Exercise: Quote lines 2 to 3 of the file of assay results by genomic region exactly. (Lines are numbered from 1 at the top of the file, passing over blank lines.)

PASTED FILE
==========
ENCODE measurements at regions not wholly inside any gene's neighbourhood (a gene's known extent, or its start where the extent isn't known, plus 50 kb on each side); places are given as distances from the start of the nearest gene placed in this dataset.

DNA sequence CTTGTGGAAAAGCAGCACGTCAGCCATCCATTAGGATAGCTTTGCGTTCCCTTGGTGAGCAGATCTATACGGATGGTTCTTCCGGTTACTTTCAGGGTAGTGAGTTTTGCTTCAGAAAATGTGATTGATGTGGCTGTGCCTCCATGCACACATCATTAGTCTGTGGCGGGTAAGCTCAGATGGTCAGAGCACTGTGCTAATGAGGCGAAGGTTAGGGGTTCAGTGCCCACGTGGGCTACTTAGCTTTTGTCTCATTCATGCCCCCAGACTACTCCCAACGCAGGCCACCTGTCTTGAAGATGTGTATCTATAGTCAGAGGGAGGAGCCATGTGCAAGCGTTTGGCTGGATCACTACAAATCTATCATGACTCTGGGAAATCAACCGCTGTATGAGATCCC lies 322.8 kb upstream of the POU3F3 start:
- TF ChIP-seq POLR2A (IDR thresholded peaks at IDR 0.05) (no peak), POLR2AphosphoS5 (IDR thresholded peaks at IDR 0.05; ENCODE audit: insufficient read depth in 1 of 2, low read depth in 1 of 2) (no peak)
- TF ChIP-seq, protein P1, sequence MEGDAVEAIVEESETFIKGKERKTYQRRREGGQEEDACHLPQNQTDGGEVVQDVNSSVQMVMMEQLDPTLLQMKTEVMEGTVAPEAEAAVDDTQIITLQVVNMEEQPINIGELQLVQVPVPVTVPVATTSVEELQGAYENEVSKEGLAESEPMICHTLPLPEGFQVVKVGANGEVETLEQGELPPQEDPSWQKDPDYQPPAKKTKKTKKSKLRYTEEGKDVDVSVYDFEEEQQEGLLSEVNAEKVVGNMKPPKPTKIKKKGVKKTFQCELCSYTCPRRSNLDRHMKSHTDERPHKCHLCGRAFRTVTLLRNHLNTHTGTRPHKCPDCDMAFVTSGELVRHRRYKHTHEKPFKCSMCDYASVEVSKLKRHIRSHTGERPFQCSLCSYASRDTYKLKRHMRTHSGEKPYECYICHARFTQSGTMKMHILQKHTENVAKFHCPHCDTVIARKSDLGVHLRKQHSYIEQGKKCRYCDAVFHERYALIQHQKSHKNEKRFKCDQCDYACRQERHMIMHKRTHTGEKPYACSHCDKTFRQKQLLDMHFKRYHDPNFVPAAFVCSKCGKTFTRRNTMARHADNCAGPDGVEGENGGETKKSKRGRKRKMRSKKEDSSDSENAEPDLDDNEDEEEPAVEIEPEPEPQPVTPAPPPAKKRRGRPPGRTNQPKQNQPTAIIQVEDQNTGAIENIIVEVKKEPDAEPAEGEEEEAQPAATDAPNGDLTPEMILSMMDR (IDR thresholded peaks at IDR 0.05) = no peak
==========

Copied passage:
DNA sequence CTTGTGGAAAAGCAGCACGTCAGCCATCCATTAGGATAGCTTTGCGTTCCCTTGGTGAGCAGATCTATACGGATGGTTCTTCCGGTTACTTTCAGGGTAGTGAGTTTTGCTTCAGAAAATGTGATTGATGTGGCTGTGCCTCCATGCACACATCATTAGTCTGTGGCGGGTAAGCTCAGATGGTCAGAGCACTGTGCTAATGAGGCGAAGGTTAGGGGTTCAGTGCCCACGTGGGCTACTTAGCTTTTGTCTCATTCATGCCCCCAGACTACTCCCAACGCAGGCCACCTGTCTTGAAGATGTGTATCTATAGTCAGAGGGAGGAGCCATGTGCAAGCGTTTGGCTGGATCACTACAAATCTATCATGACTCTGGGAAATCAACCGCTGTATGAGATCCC lies 322.8 kb upstream of the POU3F3 start:
- TF ChIP-seq POLR2A (IDR thresholded peaks at IDR 0.05) (no peak), POLR2AphosphoS5 (IDR thresholded peaks at IDR 0.05; ENCODE audit: insufficient read depth in 1 of 2, low read depth in 1 of 2) (no peak)